step two: Sand rough edges
After your two tree pieces have been cut out, gently sand any rough edges (along with the face of the trees).
Be careful here, because those branches are pretty delicate!
I used my orbital sander on the face of the trees, mostly just on the trunk and the thicker branches. Then, I hand-sanded the edges of each of the branches to remove any little splinters or rough pieces.
it’s tedious work, but it’s worth it!
Step Three: Oil or stain your tree
If you’re working with a high-quality hardwood, I highly recommend you skip the stain and just oil it.
Who would want to cover up the gorgeous natural color we’re working with here?!
But, if you’ve got a lower quality wood or something you don’t love the natural color of, I give you permission to stain or even paint it to look exactly how you’d like it to!
I used mineral oil on mine to bring out the natural rich tones of the wood. There’s not much in the world that’s more satisfying than pouring that oil on and watching the wood come to life!
Step Four: Make (Or buy!) Leaves
Now, you’re ready for leaves!
I decided to keep the DIY streak going and used my Cricut to cut out some cute mini leaf shapes for our thankful tree. I used cardstock, but you could easily cut some out of construction paper as well. You could just as easily cut small slips or paper or even tear them up as you go. You don’t have to overthink it!
But, I wanted to be just a tad extra this year, so I cut out a ton of tiny fall leaves with my Cricut. We’ll keep them in a little bowl next to the tree for us to grab each evening to fill out. I need to also toss a couple of markers in there to make it as simple as possible to write something each night as we sit down for dinner.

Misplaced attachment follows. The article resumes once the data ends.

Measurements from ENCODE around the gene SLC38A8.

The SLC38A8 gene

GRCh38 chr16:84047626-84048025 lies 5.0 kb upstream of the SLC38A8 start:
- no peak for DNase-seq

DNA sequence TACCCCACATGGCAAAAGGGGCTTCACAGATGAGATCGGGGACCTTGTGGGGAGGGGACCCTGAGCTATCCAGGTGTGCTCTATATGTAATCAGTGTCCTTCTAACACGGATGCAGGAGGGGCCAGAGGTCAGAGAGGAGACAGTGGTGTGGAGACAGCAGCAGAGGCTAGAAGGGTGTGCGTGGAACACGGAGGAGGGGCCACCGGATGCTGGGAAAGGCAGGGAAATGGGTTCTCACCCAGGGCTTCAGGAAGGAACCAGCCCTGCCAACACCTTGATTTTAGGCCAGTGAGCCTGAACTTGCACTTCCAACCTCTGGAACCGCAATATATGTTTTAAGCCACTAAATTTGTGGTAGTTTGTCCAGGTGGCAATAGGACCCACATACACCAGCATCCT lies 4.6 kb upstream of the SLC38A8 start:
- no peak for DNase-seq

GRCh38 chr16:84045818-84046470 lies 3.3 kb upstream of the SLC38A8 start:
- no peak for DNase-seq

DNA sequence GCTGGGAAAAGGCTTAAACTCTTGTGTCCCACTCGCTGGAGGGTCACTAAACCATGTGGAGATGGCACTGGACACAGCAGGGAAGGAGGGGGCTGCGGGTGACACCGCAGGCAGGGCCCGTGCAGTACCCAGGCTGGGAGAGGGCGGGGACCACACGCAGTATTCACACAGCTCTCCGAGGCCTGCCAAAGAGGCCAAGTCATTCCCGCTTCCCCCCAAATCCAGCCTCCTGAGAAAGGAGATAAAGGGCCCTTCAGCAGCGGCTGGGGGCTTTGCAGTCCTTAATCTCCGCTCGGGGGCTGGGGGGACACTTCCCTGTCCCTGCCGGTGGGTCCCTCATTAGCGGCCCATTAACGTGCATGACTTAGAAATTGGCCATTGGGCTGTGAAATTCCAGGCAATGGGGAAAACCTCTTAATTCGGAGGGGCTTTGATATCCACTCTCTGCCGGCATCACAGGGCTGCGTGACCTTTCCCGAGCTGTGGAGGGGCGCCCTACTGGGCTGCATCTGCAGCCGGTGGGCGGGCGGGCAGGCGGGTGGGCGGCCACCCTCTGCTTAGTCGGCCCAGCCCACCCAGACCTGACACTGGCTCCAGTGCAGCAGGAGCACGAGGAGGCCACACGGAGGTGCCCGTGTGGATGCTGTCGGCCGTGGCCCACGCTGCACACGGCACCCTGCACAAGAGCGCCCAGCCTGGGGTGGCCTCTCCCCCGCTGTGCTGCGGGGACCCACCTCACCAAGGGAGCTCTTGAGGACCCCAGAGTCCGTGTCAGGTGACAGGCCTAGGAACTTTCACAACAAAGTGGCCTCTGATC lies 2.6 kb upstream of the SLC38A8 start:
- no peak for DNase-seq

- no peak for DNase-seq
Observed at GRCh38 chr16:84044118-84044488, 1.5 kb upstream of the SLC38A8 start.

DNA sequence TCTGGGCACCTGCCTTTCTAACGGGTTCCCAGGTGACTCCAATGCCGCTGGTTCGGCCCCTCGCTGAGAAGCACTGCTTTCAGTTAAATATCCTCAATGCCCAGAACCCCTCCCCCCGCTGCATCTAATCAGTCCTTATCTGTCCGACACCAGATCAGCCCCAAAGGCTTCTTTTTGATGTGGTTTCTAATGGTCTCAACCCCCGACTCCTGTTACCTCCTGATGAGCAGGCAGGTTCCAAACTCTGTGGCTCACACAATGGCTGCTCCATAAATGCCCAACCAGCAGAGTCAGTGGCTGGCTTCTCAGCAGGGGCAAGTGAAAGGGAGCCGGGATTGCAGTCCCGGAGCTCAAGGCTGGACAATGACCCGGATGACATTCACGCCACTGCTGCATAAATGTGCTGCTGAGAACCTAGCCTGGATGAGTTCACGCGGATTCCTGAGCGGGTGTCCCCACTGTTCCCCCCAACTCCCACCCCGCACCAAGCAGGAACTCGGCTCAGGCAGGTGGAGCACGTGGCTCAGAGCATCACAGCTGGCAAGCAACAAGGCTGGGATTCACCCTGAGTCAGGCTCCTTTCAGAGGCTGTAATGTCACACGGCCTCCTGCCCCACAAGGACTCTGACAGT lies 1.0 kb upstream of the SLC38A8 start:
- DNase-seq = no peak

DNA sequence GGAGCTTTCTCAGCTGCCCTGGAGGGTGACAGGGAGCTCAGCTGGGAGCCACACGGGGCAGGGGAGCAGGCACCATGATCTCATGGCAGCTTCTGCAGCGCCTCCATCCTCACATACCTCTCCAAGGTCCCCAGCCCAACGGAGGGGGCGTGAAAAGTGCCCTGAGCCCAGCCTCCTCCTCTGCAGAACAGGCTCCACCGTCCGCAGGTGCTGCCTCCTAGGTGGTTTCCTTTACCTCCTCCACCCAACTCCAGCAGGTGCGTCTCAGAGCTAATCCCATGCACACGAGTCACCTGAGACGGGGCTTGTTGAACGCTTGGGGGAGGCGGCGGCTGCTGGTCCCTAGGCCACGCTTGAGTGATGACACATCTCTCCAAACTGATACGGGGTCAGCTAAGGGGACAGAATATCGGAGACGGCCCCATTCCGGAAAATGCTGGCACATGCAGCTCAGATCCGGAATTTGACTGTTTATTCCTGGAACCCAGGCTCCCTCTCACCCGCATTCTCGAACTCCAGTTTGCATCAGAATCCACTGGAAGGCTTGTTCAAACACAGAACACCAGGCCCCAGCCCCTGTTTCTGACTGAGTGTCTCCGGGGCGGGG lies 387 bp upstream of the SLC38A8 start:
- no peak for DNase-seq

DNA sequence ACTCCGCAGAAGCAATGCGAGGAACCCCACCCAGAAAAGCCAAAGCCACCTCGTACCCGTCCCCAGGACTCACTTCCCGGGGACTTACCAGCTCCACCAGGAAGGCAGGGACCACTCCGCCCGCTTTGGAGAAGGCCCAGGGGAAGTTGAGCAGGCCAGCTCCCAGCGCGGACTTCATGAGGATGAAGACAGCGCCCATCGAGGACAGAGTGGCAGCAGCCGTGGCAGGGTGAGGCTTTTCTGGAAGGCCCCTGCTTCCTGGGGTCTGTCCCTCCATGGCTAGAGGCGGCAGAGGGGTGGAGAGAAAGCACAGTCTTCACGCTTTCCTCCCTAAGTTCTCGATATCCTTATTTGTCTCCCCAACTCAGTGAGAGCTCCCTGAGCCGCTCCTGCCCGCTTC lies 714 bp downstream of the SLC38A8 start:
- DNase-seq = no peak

You can attach them to the tree with string or even little paper clips or Christmas ornament hangers.
Here’s a few simple options for your paper leaves if you don’t want to make it yourself:
- These pre-cut leaves come with twine to make your job even easier!
- These leaves are all kraft paper, for a cute monochromatic look.
- Or, you can just buy some small slips of paper!
You can tie them on with twine or ribbon, and you can use any color you’d like. I stuck to plain white, but you could do colorful paper leaves with shades of orange, yellow, and brown or any other combination you’d like.
Step Five: Fill it up!
And that’s it!
We’re using our thankful tree as a centerpiece in our dining room. That way, we’re easily reminded to fill out a leaf every night as we sit down to dinner.
It would also look really cute in an entryway, or even on a fireplace mantel. Just make sure to put it somewhere where the entire family will see it regularly and be reminded to add to it!
It, of course, also doubles as Thanksgiving decor – be sure to have your guests fill out a leaf too! It’ll make a really fun Thanksgiving tradition you’ll want to re-create every holiday season.
If you don’t want to make your own thankful tree, there are some pre-made options out there that are really great too! Just click any of the images below to grab yourself one!
Or, want an even easier option? Grab a big glass vase and some tree branches from your backyard. Trace some leaves on a piece of paper (or use a stencil), cut ’em out, and you’ve got yourself a thankful tree!
If you want to keep it even simpler still, you can use a chalkboard or a bulletin board and just invite friends and family to write directly on it before Thanksgiving dinner!
This was a really fun project and, after a really (really) rough year and a half, I think it’ll be a really great exercise for all of us to take the time to count our blessings. Because, despite all we’ve been through, we have so much to give thanks for!
Don’t forget to check out Inventables’ website to learn more about the X-Carve if you’ve been curious about it. It’s truly the coolest tool I own! And, if you still need convincing, check out some of the awesome projects you can make with it before you commit. It’s a great investment for anyone who has been thinking about starting a side business or selling some handmade items!